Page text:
As many people are trading in their laptops for mobile devices, the mobile ad business is expected to "skyrocket". With the face of advertising businesses changing, companies that are adapting to the increasing use of mobile devices will be the ones that will secure market share. As advertising is Facebook's (NASDAQ:FB) core business, the price that advertisers pay each time someone clicks on an ad is extremely important for the bottom line of the company.
Facebook Inc., is a social networking website which builds products that creates utility for users, developers, and advertisers. It is a company on the forefront of this advertising change.
In the section below, I will analyze aspects of Facebook's past performance. From this evaluation, we will be able to see how Facebook has fared over the past four years regarding their profitability, debt and capital, and operating efficiency. Based on this information, we will look for strengths and weaknesses in the company's fundamentals. This should give us an understanding of how the company has fared over the past few years and will give us an idea of what to expect in the future.
Profitability is a class of financial metrics used to assess a business's ability to generate earnings compared with expenses and other relevant costs incurred during a specific period of time. In this section, we will look at four tests of profitability. They are: net income, operating cash flow, return on assets and quality of earnings. From these four metrics, we will establish if the company is making money and gauge the quality of the reported profits.
- Net income 2010 = $606 million
- Net income 2011 = $1.000 billion
- Net income 2012 = $53 million
- Net income 2013 = $1.041 billion
Over the past four years, Facebook's net profits have increased from $606 million in 2010, to $1.041 billion in 2013, which represents a 71.78% increase.
- Operating income 2010 = $1.032 billion
- Operating income 2011 = $1.756 billion
- Operating income 2012 = $538 million
- Operating income 2013 = $2.195 billion
Operating income is the cash generated from the operations of a company, generally defined as revenue less all operating expenses, but calculated through a series of adjustments to net income.
Over the past four years, Facebook's operating income has increased from $1.032 billion to $2.195 billion in 2013. This represents an increase of 112.69%.
ROE - Return on Equity
As shareholders' equity is measured as a firm's total assets minus its total liabilities, ROE reveals the amount of net income returned as a percentage of shareholders' equity. The return on equity measures a company's profitability by revealing how much profit it generates with the amount shareholders have invested.
Net Income / Shareholders' Equity
- 2010 - $606 million / $2.162 billion = 28.03%
- 2011 - $1.000 billion / $4.899 billion = 20.41%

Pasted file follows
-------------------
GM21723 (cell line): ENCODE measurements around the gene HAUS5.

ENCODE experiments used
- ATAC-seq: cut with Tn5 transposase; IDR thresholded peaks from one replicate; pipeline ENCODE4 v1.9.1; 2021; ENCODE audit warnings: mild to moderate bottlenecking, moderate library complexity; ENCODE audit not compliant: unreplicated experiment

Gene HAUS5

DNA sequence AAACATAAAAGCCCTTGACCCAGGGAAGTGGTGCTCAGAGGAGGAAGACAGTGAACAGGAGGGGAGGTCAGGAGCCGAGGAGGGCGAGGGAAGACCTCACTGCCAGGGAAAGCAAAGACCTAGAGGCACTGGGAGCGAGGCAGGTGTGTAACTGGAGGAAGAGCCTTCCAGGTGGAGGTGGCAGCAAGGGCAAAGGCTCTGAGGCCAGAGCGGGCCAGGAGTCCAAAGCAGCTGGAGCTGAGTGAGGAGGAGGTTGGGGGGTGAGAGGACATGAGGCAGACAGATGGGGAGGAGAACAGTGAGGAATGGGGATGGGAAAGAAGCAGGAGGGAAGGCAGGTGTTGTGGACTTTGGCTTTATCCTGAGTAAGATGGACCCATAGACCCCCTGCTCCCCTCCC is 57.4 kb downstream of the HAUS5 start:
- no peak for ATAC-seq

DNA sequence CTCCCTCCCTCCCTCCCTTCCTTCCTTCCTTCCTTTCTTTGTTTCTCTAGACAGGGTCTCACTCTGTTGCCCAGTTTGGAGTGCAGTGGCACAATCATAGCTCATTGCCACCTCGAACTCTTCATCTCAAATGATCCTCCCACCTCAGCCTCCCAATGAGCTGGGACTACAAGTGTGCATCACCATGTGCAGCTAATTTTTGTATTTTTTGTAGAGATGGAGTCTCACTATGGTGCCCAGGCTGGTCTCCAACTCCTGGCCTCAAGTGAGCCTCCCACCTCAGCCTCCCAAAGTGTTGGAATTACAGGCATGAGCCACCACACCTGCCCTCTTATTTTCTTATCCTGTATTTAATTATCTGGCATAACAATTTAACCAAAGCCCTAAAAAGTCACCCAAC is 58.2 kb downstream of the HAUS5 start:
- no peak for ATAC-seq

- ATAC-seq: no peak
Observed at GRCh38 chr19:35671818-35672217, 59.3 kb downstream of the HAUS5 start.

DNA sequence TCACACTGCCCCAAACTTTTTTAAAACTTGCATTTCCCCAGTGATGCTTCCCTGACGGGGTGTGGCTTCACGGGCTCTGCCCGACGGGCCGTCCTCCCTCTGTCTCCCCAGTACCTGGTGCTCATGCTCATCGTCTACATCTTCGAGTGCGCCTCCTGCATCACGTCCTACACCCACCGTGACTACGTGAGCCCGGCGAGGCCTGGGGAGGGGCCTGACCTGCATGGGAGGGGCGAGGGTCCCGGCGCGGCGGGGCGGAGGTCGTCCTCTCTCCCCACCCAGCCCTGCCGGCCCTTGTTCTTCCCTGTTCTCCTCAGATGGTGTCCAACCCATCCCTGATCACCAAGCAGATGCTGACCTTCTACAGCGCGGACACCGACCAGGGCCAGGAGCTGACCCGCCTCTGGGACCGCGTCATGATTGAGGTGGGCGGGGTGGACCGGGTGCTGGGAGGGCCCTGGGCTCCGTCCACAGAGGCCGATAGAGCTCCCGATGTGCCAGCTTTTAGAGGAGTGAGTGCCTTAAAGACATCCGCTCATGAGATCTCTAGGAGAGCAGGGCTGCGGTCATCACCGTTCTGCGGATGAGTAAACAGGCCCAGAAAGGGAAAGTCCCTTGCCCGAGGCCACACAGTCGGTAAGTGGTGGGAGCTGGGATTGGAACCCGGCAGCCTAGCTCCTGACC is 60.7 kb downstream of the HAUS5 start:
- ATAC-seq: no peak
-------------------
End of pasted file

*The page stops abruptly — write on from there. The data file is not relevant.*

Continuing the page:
- 2012 - $53 million / $11.755 billion = 4.51%
- 2013 - $1.041 billion / $13.048 billion = 7.98%
Over the past four years the ROE is showing a strong decreased. Since 2010 the ROE has decreased from 28.03% to 7.98%. As the ROE has decreased over the past four years, this reveals that there has been a decrease in how much profit has been generated compared to the amount that shareholders have invested, thus indicating a decrease in shareholder value.
Debt And Capital
The Debt and Capital section establishes if the company is sinking into debt or digging its way out. It will also determine if the company is growing organically or raising cash by selling off stock.
Total Liabilities To Total Assets, Or TL/A ratio
TL/A ratio is a metric used to measure a company's financial risk by determining how much of the company's assets have been financed by debt.
- Total assets 2010 = $2.990 billion
- Total assets 2011 = $6.331 billion
- Total assets 2012 = $15.103 billion
- Total assets 2013 = $14.933 billion
- Equals an increase of $12.003 billion
- Total liabilities 2010 = $828 million
- Total liabilities 2011 = $1.432 billion
- Total liabilities 2012 = $3.348 billion
- Total liabilities 2013 = $1.885 billion
- Equals an increase of $1.027 billion
Over the past four years, Facebook's total assets have increased by $12.003 billion, while the total liabilities have increased by $1.027 billion. This indicates that the company's assets have increased more than the liabilities thus adding shareholder value.
Working Capital is a general and quick measure of liquidity of a firm. It represents the margin of safety or cushion available to the creditors. It is an index of the firm's financial stability. It is also an index of technical solvency and an index of the strength of working capital.
Current Ratio = Current assets / Current liabilities
- Current assets 2010 = $2.246 billion
- Current assets 2011 = $4.604 billion
- Current assets 2012 = $11.267 billion
- Current assets 2013 = $10.549 billion
- Current liabilities 2010 = $389 million
- Current liabilities 2011 = $899 million
- Current liabilities 2012 = $1.052 billion
- Current liabilities 2013 = $984 million
- Current Ratio
- Current ratio 2010 = 5.77
- Current ratio 2011 = 5.12
- Current ratio 2012 = 10.71
- Current ratio 2013 = 10.72
Over the past four years, Facebook's current ratio has increased significantly. As the current ratio is currently well above 1, this indicates that Facebook would be able to pay off its obligations if they came due at this point.
Common Shares Outstanding
- 2010 shares outstanding = 0
- 2011 shares outstanding = 2.332 billion.
- 2012 shares outstanding = 2.166 billion
- 2013 shares outstanding = 2.528 billion
Over the past three years, the number of company shares has increased. The company shares have increased from 2.332 billion to 2.528 billion and increase of 8.4%
Operating Efficiency is a market condition that exists when participants can execute transactions and receive services at a price that equates fairly to the actual costs required to provide them. An operationally efficient market allows investors to make transactions that move the market further toward the overall goal of prudent capital allocation without being chiseled down by excessive frictional costs, which would reduce the risk/reward profile of the transaction.
Gross Margin: Gross Income/Sales
The Gross Profit Margin is a measurement of a company's manufacturing and distribution efficiency during the production process. The gross profit tells an investor the percentage of revenue/sales left after subtracting the cost of goods sold. A company that boasts a higher gross profit margin than its competitors and industry is more efficient. Investors tend to pay more for businesses that have higher efficiency ratings than their competitors, as these businesses should be able to make a decent profit as long as overhead costs are controlled (overhead refers to rent, utilities, etc.).